History making news again

Just a random collection of news stories about where the past meets the present that caught my eye recently. These include the memorial statue for Martin Luther King, Jr.; ex-slaves of U.S. presidents forming their own community in downtown Washington; and a man lies his way into a book about the men who photographed the atom bomb drop over Japan.

Martin Luther King, Jr. Memorial statue ready to be shipped from China. The graphic in the piece shows relative heights of other grand statues in the capital city:

  • Thos. Jefferson statue: 19 ft.
  • Lincoln statue (seated), 19.5 ft.
  • Statue of Freedom (on Capitol), 19.5 ft.
  • MLK statue, standing, 30 ft.

The memorial will be the first commemorating any African-American on the National Mall, and a fitting tribute to the man who perhaps more than any other after Lincoln called upon America to put the words of the Declaration of Independence into action. Kingís memorial so near the Lincoln Memorial is apt, as at that place he delivered one of the most powerful orations in history. Here I refer to his “I Have a Dream” speech at the Lincoln Memorial, August 28, 1963.

Ex-slaves of early presidents formed a small community in downtown D.C., where banks, lobbying firms and a popular Border’s bookstore are now located. When I’m not commuting past the Farragut statue down the street, I commuter-walk through this area. There is not a whiff of the early 19th century past in this area, alas, but it is worth contemplating the way these freedmen built their own community here. One of them, Paul Jennings, was instrumental in helping to evacuate the White House as British soldiers attacked the Federal City in 1814. Jennings also later penned a memoir.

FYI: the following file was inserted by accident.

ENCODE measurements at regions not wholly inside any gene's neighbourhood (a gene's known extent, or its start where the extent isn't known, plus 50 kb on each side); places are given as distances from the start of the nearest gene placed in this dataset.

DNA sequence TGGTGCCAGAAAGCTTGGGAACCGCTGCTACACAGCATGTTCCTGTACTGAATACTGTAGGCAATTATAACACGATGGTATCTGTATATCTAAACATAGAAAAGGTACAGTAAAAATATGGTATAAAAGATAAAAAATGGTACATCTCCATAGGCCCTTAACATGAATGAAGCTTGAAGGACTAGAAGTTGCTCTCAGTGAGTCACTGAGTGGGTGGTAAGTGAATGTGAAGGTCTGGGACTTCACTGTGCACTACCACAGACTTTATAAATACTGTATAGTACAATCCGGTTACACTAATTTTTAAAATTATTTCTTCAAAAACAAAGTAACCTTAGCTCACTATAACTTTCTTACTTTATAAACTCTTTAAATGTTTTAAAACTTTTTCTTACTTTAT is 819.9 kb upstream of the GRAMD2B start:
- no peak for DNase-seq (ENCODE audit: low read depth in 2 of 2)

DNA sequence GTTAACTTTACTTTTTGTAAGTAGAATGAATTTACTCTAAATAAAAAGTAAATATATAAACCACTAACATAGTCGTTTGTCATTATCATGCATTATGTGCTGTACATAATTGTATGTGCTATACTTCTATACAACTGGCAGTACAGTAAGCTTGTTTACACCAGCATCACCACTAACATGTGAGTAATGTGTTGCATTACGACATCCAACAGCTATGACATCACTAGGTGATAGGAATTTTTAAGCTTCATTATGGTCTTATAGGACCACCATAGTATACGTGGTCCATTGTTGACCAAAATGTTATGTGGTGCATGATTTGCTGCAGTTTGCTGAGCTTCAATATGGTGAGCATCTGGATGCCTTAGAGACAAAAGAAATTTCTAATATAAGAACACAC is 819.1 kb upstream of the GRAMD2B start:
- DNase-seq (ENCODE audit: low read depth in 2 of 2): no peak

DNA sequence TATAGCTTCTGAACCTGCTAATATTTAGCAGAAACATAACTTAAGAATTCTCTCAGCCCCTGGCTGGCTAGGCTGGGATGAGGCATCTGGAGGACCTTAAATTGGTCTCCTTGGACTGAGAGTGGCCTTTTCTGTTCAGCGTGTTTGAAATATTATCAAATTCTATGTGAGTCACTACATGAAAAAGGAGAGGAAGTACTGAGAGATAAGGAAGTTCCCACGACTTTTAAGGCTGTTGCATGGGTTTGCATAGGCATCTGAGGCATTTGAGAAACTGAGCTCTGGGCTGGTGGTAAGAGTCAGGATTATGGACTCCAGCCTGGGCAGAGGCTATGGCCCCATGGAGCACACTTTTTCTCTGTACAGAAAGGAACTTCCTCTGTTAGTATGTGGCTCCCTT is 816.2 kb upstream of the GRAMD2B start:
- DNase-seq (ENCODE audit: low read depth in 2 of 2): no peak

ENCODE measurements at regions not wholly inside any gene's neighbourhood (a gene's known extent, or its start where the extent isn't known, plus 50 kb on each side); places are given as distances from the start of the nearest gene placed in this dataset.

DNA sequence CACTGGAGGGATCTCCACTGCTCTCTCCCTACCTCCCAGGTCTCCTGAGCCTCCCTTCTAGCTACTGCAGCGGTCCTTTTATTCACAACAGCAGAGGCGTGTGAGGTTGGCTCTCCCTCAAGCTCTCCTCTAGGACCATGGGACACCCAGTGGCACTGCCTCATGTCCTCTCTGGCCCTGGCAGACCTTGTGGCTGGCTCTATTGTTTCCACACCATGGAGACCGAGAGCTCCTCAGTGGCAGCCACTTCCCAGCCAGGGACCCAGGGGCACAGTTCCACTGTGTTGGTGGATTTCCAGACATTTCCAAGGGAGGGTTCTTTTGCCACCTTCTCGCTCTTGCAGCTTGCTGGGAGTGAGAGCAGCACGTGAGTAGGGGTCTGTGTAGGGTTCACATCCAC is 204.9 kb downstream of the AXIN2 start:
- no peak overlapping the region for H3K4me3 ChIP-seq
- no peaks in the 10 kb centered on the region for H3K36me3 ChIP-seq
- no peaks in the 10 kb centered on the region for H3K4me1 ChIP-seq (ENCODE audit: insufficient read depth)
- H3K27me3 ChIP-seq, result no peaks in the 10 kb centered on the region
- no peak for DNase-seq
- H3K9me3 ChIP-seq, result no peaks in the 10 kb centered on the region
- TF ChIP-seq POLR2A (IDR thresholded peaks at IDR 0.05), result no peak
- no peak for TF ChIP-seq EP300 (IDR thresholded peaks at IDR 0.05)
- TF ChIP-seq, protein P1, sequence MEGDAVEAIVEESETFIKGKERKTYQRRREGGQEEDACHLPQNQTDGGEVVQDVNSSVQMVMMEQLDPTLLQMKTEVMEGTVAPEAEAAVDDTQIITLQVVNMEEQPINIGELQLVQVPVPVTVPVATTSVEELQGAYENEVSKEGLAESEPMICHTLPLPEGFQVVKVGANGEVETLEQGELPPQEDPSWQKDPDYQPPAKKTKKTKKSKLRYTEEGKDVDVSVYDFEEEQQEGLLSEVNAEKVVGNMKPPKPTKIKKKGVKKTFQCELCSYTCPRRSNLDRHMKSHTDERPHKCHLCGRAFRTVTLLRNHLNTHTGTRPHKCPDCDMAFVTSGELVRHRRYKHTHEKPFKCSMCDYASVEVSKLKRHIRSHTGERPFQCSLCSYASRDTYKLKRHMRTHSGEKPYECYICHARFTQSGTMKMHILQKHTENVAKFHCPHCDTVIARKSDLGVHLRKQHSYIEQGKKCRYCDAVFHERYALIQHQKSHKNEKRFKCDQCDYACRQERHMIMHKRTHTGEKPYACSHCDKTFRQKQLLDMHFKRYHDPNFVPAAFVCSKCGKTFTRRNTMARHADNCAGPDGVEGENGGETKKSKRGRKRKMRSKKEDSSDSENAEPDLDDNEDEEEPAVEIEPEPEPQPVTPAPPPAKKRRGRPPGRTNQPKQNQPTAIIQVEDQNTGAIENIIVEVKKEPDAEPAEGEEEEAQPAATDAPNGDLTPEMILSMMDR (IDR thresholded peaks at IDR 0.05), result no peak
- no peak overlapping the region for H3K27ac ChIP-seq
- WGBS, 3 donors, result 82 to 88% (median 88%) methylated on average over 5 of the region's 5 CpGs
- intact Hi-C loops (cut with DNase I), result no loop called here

Man lies about membership in camera plane crew photographic atomic bombing of Japan. This one was really fascinating, as the lie made it all the way into print. Author Charles Pellegrino was “duped” by a man named Joesph Fuoco, who claimed to have been a last-second substitute as a flight engineer on one of the photography planes recording the detonation of the atomic bomb over Hiroshima in August 1945. Pellegrino’s book, The Last Train From Hiroshima, got a nice review in the paper, but only a few days later surviving members of the squadron began noticing and voicing their concerns. The paper subsequently reported that the author is removing Fuoco from all future editions, giving full credit to James R. Corliss’s participation as flight engineer on the plane. One wonders if James Cameron will want a refund on the film rights that he purchased.

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